The band is also flirting with a rocking song, but I have to say that to add the brass section was not a great idea. It is the least appealing song as far as I am concerned. Still this album is a good one.

Three stars.

Some nostalgia as well since this was the last album of their classical period and a looooooong break will follow.

Review by Cesar Inca
SPECIAL COLLABORATOR Honorary Collaborator
4 stars This album signified the closure of The Moody Blues' golden age, and what a closure it was. While the band's major asset was the good songwriting by its individual members melted in a unified vision for every album's repertoire, as opposed to pyrotechnics display (ELP), hyper-melodic expansions (Yes, genesis) or radical avantgarde (Henry Cow et al.), it didn't really need to create complex compositions in order to provide a pertinent portrait of their musical vision and exercice an important influence on a fraction of melodic prog bands (BJH being their most notorious pupil). Having said all that, Seventh Sojourn is one of their most elaborated albums, although this is not due to a reiteration of the sonic experiments tried on their master opus To Our Children's Children's Children, but a well-ordained smplification of the melodic ideas comprised in each track: therefore, the approach of the 5 Moodies at the creation of this album is closer in spirit to A Question of Balance. Regarding the compositional approach itself, this album reflects a further exploration of the spiritual candor exposed in Every Good Boy Deserves Favour. The fact that the Cahmberlaine replaces the mellotron explains why the keyboard orchestrations sound louder than ever before. The album kicks off with the pacifist anthem 'Lost in a Lost World', a mid-tempo tune that finds Pinder once again expressing his deepest concerns about the fate of mankind. The keyboard layers, the piano chords and the soprano sax and guitar washes are combined in a crucial atmosphere for the voca ldeliveries. As emotionally driven as the opening track but more seated on the romantic side of things, 'New Horizons' is your typical Hayward-penned ballad, actually one of his most brilliant compositions: the amalgamation of lead guitar and Chamberlain is a proper instrumental extension for the moving emotion inspired by Hayward's lyrics and singing. 'For My Lady' keeps on with the romantic vibe, only this time with a Celtic basis; the harmonium and tenor chorale bring things closer to a pirate song's structure. Ray Thomas really nailed it with this delicate, high-spirited love song.The album's first half ends with 'Isn't Life Strange?', arguably the best Lodge song ever: majestic and contempaltive, Lodge shows that Pinder is not the only spokesman for TMB's reflective facet. The clever use of flute and cello (augmented by jeyboards, of course) signals the colors for the verses, while choruses are effectively enhanced by the lead guitar phrases. The album's second half is not as great, but it also shows the Moodies' competencies as writers and performers. 'You and Me' is a pop-rock song whose uplifting mood seems to hide the seriousness of its anti-Vietnam war lyrics, while 'The Land of Make- Believe' brings a more naive aura, a manifestation of candorous hope and joi de vivre (the flute and celesta lines set the mood, as do the sweet vocal arrangements). 'When You're a Free Man' brings back Pinder's pessimistic view of the world (this time the subject being political prisoners): this is more greyish than the opening song, including an eerie multi-keyboard coda that stands in a sort of permanent fade- out. From this fade-out emerges the drum intro to 'I'm Just a Singer (In a Rock'n'Roll Band)', the catchy Lodge-penned single that had been released before this album but was including as its closing track. The rocking climax is a proper ending for this album, to be promoted on a long tour that would last until early 1974 (Japan gigs included).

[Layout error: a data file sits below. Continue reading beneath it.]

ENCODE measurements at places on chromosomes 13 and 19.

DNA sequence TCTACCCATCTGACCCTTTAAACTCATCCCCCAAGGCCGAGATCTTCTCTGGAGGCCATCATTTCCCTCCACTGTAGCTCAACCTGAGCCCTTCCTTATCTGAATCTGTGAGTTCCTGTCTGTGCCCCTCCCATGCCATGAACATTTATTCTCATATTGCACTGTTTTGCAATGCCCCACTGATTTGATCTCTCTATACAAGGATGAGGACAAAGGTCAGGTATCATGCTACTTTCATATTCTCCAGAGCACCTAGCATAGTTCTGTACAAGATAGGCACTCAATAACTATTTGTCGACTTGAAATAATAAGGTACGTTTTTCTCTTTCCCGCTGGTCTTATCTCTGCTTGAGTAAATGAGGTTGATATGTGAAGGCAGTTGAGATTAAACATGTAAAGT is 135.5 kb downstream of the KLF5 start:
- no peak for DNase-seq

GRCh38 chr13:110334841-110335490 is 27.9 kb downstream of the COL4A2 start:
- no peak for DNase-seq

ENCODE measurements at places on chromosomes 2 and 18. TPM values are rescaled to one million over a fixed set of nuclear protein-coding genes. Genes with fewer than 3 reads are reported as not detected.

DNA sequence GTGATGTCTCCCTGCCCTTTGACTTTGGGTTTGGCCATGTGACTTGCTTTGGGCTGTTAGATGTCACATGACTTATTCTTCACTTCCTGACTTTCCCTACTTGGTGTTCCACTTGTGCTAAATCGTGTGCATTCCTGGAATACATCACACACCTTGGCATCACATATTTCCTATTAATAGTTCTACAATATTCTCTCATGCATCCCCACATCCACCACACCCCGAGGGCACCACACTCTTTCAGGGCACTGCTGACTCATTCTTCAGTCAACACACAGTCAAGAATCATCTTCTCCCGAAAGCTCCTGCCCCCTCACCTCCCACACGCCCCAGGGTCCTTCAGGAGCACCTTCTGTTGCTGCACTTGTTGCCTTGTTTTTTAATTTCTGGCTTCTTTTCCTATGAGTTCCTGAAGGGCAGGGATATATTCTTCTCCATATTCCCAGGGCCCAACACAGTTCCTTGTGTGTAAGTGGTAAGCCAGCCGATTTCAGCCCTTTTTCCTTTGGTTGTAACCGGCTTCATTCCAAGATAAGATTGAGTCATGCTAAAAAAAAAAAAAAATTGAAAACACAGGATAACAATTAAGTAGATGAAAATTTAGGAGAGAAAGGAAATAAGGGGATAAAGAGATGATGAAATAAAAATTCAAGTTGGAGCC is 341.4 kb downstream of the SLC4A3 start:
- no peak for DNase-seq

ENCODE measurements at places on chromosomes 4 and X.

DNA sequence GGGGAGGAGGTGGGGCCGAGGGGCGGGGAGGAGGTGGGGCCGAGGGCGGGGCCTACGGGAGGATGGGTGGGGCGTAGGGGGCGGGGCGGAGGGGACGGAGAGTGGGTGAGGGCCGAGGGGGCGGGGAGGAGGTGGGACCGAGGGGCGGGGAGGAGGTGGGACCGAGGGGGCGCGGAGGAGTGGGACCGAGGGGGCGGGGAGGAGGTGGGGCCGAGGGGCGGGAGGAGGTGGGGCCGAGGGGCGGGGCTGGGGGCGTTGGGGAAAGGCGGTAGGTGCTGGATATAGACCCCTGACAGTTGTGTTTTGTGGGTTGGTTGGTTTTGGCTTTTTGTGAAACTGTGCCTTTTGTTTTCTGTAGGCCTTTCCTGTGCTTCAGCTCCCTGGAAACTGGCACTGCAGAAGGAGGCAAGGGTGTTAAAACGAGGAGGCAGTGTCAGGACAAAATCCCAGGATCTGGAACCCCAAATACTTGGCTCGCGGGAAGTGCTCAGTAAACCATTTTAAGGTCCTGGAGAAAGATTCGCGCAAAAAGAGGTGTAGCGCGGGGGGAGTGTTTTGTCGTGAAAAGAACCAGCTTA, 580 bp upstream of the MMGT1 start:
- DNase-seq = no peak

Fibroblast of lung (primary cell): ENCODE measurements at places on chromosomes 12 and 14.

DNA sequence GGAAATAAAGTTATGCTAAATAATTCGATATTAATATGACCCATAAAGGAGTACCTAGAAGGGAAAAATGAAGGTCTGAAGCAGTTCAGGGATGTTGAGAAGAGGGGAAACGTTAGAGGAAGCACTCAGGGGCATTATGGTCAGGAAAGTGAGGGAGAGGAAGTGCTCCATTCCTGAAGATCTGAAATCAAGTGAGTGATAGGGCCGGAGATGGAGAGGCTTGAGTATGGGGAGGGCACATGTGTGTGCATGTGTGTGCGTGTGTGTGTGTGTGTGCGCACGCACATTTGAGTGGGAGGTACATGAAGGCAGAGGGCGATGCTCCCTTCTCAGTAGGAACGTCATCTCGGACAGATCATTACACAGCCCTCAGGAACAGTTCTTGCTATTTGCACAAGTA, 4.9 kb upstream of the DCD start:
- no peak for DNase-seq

Review by kenethlevine
5 stars While the Moodys were often accused of conceptual preciousness and pretentiousness, and their spoken introductions advanced as proof of this quality, it would seem like they had tongue firmly in cheek rather than foot in mouth. By all accounts, "Seventh Sojourn" was done at a time when the band weren't having much fun at all, and they probably had little taste for faux pomposity. But the many critics who have savaged the Moody Blues over the years have already had their say, and now it's my turn. Whether the group was going thru the motions or not by this point, it remains that the last of the seven classic albums is yet another magnificent team effort.

The album is launched by a brief fade in, into one of Michael Pinder's most lushly depressive movements, "Lost in a Lost World". While lacking the range and degree of experimentation of "My Song" and the clarity of expression of "Melancholy Man", it remains a powerful opening. New Horizons is one of Hayward's most enduring melodies, a near perfect ballad with a touching chorus and a gripping solo, all awash in mellotron(Chamberlain). Ray Thomas is probably my least favourite vocalist and composer from the Moodys, but "For My Lady" is a pretty folk song without some of the trifling embellishments that characterize many of his contributions. The accordion and the imaginative backing vocals at the finish are among the highlights. The two hits on the album are both written by John Lodge and feature real strings, but are otherwise dramatically different. "Isn't Life Strange" is a slightly twee gently orchestrated tune that is highlighted by the band's trademark harmonies in the chorus, while "I'm Just a Singer in a Rock and Roll Band" is an incessant rocker that hints at some of the pressures and disillusionment that Lodge and his bandmates may have been experiencing. It seems clear to me that Electric Light Orchestra, for all their Beatle-esque pretensions, were heavily influenced by this song, but let's not hold that against the Moodys.